User Reviews

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Critic Reviews

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PSS have a really excellent game in Annals of Rome. If they took a bit more trouble with it they could have had a world-beater.
There is so much to this game that it will take you a long time to get to grips with it, but it is worth persevering with because the amount of available options make it very involving to play and no two games will ever be exactly the same. For the solo wargamer it's a must but prepare yourself for long involved sessions.
grand strategic view of the Roman Republic/Empire, this simulation offers many innovative concepts. However, it is graphically dull and suffers from a lack of completeness. Even with its flaws, for a game which feels only partially done, it succeeds on many levels. (Note that the 16-bit versions are much more playable than the 8-bit ones).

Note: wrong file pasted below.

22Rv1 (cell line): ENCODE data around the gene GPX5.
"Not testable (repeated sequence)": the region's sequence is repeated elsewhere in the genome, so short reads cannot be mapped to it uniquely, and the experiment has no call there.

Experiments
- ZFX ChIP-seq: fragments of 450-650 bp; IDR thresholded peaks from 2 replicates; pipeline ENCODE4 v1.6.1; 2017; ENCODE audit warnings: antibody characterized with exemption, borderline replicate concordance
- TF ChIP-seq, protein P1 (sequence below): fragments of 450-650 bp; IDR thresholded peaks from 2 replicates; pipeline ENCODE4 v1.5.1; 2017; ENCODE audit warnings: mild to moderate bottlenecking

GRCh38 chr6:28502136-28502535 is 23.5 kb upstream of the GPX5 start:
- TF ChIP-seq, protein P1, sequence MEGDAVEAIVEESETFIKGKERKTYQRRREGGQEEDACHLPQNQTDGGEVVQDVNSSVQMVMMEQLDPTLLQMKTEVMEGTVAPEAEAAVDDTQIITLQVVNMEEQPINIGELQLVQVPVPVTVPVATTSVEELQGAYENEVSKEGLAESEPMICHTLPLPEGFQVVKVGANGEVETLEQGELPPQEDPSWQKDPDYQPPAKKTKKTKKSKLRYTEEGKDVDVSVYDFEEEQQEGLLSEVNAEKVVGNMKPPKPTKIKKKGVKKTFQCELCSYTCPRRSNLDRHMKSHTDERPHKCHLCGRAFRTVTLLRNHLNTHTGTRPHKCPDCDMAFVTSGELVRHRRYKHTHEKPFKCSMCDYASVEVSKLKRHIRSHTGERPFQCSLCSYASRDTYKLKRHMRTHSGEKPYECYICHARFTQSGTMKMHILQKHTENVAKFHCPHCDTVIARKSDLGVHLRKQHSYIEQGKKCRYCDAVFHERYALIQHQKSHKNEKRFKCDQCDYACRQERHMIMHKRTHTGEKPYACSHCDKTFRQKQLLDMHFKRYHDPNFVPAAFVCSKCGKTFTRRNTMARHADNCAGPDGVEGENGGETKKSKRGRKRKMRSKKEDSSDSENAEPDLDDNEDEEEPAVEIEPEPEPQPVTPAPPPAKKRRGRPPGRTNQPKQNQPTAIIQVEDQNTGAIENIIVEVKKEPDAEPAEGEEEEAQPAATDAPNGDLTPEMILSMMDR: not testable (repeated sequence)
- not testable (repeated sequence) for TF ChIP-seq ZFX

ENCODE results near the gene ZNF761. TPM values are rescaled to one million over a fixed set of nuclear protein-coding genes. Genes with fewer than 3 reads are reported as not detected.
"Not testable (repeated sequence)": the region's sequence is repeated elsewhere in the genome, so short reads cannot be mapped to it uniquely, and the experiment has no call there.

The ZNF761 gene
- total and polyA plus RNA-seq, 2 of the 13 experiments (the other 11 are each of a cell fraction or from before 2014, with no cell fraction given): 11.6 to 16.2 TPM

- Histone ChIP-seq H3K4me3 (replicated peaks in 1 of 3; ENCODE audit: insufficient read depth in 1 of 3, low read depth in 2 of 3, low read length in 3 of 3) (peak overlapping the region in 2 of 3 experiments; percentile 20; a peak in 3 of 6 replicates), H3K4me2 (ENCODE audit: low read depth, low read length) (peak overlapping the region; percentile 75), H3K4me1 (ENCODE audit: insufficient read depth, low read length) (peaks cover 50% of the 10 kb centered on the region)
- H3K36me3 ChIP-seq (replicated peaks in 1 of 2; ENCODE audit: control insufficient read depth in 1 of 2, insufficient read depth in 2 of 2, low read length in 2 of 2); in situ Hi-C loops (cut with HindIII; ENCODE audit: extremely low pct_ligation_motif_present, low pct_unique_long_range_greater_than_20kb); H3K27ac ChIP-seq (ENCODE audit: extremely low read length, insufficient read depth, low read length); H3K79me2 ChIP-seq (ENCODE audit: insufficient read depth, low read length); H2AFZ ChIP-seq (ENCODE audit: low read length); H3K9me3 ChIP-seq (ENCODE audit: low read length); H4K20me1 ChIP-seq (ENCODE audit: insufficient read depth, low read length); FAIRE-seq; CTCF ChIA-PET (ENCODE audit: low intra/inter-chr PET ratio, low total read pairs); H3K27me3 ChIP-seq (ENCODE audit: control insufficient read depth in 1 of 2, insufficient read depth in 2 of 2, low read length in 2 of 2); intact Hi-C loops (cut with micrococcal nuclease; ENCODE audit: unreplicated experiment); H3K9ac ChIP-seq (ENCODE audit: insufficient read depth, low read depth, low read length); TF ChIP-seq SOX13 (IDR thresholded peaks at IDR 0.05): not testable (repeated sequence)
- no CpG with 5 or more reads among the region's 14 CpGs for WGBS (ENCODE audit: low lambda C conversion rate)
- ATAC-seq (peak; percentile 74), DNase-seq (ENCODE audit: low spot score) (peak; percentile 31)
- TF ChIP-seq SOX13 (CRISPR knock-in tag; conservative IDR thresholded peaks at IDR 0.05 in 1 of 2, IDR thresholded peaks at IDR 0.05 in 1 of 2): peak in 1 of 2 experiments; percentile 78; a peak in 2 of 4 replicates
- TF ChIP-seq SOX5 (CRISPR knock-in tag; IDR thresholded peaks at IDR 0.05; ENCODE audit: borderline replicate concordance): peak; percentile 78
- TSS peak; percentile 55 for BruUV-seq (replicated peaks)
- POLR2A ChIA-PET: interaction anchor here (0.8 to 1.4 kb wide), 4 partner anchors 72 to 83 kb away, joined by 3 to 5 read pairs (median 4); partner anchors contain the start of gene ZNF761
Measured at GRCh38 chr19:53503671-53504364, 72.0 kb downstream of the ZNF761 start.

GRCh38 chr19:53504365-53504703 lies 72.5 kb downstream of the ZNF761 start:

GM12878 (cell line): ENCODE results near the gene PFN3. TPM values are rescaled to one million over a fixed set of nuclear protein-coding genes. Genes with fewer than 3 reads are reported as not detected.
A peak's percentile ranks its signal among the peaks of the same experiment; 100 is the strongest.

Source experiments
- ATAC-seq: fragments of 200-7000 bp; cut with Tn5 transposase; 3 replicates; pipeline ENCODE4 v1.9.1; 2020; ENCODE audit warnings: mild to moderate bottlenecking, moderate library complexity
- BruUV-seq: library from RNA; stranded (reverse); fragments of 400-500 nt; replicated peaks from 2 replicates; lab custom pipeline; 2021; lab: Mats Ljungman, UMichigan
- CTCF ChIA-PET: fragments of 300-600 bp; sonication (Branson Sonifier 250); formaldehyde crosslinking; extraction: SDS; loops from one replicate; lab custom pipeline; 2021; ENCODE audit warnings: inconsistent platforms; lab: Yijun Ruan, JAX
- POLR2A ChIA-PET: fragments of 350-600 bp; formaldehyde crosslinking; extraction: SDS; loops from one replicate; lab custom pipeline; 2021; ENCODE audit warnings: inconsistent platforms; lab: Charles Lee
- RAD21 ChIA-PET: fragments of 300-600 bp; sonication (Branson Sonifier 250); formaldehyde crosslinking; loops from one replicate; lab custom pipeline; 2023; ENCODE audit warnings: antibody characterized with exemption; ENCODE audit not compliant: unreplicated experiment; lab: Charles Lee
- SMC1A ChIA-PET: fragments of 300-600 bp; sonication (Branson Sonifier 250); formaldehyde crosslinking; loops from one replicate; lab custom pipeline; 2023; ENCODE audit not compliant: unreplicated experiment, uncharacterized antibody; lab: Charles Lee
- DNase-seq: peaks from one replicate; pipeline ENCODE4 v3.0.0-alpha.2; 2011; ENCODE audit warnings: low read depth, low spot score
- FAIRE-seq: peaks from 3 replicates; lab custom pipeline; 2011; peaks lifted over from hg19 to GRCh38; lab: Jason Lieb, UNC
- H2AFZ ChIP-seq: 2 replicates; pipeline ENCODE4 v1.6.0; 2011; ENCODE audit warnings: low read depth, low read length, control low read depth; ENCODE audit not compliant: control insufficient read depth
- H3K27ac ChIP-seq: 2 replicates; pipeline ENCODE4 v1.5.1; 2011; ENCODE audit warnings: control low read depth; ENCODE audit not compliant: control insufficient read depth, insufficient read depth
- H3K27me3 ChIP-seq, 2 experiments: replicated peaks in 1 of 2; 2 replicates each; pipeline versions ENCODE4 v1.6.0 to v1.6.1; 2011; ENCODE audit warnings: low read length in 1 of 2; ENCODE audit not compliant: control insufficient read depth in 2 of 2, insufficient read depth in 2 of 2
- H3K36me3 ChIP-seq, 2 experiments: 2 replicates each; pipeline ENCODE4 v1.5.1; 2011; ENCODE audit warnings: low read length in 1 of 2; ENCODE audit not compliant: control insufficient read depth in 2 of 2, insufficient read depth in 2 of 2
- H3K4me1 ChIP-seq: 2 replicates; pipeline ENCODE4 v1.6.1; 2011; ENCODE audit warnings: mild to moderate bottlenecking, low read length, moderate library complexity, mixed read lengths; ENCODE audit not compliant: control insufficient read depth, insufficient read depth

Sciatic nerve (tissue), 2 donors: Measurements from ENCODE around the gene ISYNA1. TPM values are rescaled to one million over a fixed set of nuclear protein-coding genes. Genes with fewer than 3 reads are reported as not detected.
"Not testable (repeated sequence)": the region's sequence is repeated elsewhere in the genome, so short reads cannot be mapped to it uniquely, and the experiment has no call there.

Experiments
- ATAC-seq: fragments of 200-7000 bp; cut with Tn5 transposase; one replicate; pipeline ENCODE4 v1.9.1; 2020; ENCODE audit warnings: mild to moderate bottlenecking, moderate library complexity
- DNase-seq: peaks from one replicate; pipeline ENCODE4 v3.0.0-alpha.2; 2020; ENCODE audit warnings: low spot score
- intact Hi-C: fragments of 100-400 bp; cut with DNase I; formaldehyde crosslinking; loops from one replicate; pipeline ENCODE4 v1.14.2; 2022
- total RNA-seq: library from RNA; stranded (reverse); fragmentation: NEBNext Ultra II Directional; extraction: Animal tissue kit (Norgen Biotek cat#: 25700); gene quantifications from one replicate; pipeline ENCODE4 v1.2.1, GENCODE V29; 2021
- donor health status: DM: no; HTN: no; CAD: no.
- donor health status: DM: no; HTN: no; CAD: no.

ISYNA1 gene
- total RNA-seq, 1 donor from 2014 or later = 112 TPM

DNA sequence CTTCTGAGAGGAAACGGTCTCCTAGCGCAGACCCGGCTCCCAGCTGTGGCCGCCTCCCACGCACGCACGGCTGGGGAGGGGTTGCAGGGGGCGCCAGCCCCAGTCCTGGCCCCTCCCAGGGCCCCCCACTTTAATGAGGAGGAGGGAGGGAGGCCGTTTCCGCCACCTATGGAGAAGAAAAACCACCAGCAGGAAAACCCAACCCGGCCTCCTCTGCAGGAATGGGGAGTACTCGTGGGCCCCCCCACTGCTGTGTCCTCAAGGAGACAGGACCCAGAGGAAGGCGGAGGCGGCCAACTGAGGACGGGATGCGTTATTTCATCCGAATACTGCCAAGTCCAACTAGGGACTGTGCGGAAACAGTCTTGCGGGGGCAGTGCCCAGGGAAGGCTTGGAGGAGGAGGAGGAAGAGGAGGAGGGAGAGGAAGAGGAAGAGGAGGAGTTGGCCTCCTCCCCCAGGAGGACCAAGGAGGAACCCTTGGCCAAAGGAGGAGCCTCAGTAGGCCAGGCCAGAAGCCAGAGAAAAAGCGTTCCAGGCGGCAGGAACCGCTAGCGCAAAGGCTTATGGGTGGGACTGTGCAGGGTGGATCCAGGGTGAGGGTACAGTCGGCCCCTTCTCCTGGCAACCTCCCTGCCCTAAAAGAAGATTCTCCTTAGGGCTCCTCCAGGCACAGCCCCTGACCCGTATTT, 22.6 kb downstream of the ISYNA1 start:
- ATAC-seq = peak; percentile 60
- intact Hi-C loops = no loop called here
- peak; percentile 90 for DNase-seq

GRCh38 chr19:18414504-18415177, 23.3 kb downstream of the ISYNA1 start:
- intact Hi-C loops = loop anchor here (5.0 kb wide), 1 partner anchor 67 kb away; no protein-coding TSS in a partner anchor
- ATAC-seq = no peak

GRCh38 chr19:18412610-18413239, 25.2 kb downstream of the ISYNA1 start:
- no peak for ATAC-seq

Zzap! (Jan, 1988)
The grand sweep of the scenario is inspiring, but there are several odd things wrong with the Commodore version. The lack of sound is a more serious deficiency than I could have imagined, the population breakdown of each region is missing, and so, more seriously, is the phase which explained how many troops ware being recruited from various regions. To my surprise, the result is a piece of software that is even more shoddily presented than its Spectrum counterpart, and so uncongenial that it was unable to recreate the same fascination, or ensnare me with its addictive gameplay. Compared to the high standard of much software available for the Commodore, Annals of Rome makes a poor showing.
It is realistic in the sense that most rulers spent a lot of time looking at the map and worrying, but it can get very dull.
Annals of Rome is a fascinating simulation. Initial appearances may not be overly impressive, but added playing time yields sufficient reward. The most disappointing aspect of the simulation is that it appears unfinished. Additional game development using different scenarios (startpoints), defined victory conditions, and a better save mechanism would have yielded a much more polished effort. Still, with all its defects, Annals of Rome is a pleasant surprise.